Latest News Around the Web
In the “First Person” column in the Miami Herald (1/3), Miami Herald editor Andrea Torres, a breast cancer patient, writes, “Experts in psychosocial oncology say that women with breast cancer have the third highest rate of depression among cancer diagnostic groups, and that major depression is an under-recognized and under-treated problem.”
Torres goes on to describe her particular battle with depression. Currently, she is being treated with antidepressants and “staying connected to others with the help of social media” to improve her outlook on matters. She is also “set to begin behavioral therapy soon.”
— “Facebook, medication help breast cancer patient deal with depression,” Andrea Torres, Miami Herald, January 3, 2012.
The Oregonian (12/30, House) reports, “Dextroamphetamine/amphetamine [Adderall] and its counterparts, including methylphenidate [Ritalin] and the over-the-counter caffeine [Vivarin], are growing in popularity among students who don’t have ADHD but use the medications as study tools to stay awake and alert during prolonged cram sessions.”
It’s estimated that “as many as a third of college students have used Adderall and its counterparts without a prescription” and “as the rate of ADHD medication abuse increases, higher education institutions are responding with new policies aimed at reducing the drugs’ prevalence on campus.”
A survey by the Substance Abuse and Mental Health Administration found that “students who used prescription stimulants were eight times more likely than their counterparts to use cocaine and tranquilizers and five times more likely to abuse pain relievers.”
— “ADHD-drug abuse popular on Oregon campuses; university health officials fight back,” Kelly House, The Oregonian, December 30, 2011.
The AP (12/30, Pope) in a story appearing on at least 17 news websites reports, “The issue of when colleges should notify parents their adult children may be suicidal remains fraught with legal, medical and ethical dilemmas. College policies, state laws and professional codes of conduct vary widely – and occasionally conflict.”
A “2010 survey of counseling directors found that when a client was considered a ‘suicidal risk’ but didn’t meet the state-law criteria for involuntary hospitalization, 41 percent wouldn’t notify anyone else without a signed release from the student” and “only 13 percent said they would notify family; 22 percent said they would notify a superior, and 19 percent said it would depend on the situation.”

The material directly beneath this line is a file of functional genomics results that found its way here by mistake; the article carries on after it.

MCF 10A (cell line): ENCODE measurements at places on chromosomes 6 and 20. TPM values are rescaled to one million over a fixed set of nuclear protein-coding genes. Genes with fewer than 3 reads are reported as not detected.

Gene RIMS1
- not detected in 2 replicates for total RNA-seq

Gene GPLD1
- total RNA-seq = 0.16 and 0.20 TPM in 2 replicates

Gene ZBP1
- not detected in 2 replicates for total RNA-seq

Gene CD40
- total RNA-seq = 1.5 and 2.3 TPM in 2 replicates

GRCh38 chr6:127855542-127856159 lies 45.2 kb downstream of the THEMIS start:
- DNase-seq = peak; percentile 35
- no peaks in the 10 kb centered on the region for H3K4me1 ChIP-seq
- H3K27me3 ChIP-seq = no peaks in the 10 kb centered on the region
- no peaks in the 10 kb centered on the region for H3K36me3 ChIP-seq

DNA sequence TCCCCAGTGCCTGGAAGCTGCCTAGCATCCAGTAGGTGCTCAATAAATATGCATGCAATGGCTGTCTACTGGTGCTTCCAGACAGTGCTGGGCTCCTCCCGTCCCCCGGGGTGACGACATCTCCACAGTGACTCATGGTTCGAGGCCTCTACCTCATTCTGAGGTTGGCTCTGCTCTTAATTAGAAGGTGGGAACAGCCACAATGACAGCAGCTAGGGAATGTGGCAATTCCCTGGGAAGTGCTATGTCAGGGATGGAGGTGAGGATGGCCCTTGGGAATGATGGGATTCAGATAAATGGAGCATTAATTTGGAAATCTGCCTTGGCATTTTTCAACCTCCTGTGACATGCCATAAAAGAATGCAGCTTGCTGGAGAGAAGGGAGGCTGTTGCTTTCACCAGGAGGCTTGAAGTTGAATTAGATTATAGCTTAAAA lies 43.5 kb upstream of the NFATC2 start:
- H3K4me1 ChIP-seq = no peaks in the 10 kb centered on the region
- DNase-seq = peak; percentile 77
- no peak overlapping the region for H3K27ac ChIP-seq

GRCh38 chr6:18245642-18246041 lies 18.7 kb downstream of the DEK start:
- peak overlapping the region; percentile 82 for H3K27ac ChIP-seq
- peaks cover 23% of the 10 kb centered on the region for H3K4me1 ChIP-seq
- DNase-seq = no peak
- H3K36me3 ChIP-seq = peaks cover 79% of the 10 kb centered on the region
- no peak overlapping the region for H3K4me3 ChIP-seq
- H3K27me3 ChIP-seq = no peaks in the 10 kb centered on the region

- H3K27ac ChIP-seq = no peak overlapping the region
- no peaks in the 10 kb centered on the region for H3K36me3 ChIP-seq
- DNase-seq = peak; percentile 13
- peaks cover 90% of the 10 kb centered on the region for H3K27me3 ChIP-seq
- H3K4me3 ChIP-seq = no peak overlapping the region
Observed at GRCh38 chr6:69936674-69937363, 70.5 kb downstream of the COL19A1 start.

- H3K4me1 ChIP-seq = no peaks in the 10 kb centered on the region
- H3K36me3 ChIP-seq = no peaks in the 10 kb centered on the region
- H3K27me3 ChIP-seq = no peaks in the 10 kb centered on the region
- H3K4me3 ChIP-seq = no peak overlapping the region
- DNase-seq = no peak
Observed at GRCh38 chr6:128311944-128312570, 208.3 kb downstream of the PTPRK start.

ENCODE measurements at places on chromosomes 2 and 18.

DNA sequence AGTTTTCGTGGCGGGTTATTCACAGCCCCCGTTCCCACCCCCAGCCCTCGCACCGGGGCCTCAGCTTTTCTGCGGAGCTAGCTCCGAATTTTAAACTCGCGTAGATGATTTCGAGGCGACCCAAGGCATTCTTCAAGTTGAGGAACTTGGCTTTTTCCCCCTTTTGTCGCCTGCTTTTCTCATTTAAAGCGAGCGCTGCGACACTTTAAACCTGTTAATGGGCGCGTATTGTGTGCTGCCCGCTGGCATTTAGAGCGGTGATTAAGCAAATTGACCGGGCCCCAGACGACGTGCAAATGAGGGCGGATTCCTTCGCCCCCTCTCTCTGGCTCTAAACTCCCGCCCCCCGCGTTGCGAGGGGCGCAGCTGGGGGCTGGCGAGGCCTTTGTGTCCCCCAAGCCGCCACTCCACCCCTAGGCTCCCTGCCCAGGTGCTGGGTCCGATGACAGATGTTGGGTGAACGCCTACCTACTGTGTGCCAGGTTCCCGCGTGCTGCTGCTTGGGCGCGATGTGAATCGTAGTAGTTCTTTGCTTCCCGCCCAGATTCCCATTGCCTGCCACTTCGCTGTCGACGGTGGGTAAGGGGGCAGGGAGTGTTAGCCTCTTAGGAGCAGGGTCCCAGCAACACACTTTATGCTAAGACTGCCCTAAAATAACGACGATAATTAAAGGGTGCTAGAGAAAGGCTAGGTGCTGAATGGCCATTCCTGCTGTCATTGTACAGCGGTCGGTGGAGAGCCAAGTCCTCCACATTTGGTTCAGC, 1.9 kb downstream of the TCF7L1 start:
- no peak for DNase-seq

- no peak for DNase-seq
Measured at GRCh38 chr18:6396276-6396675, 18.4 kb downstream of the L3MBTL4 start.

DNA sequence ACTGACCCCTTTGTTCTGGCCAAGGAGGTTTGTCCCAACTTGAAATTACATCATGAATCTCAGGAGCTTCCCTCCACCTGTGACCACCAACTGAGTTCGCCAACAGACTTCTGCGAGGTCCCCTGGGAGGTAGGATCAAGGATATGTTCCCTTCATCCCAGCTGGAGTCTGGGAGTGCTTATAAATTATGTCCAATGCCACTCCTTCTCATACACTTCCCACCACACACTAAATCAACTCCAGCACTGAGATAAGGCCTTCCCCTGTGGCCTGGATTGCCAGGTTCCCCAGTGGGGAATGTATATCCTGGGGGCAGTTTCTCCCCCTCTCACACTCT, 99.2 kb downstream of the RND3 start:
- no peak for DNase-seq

However, Carolyn Wolf, a mental health lawyer who advises college officials, said, “I’m in favor of notifying parents” and “advises parents to remember that FERPA, the federal education privacy law, has clear exceptions for risks to health and safety, as do state laws.”
Read more: http://siouxcityjournal.com/ap/lifestyles/colleges-and-suicide-threats-when-to-call-home/article_c4a59775-cc6b-5fdc-a6c8-85d230c0e384.html#ixzz1iwh6xwzL,” Justin Pope, Sioux City Journal, December 29, 2011.
The Detroit Free Press /USA Today (12/29, MacLeod) reports, “The Communist Party does not acknowledge its mental facilities are used to silence critics, but according to numerous human rights groups and Chinese dissidents, China’s Communist-led government has for decades incarcerated healthy people in mental wards to suppress dissent.” Notably, “the rise in confinements is greatest among petitioners — the ordinary people who complain about local problems.”
Now, however, “some Chinese officials are pushing back against the political confinements. Prodded by academics, activists and former patients, China’s National People’s Congress is discussing what would be the country’s first ever mental health law.” According to psychiatry professor Wang Yue, of Peking University, “the draft legislation represents both a legal and social milestone for the world’s most populous country,” despite its shortcomings.
USA Today (12/29, Vogel) reports, “Halfway into an ambitious five-year campaign to end homelessness among veterans, the Department of Veterans Affairs says it has made enough progress that the goal is within reach, even as a new generation of veterans returns from Iraq and Afghanistan.” Over the past two and a half years, the VA has aggressively used a “voucher program” to house “more than 33,000 veterans.” The VA “did so by changing its longtime policy of requiring homeless veterans to be successfully treated for substance abuse and mental ailments before being given apartments.”
To curb homelessness among returning Iraq and Afghanistan veterans, the VA has allocated $160 million in grants to non-profit community agencies to prevent low-income from falling into homelessness. VA Secretary Eric Shinseki said, “We’ve learned we can’t end homelessness by street rescues alone.”
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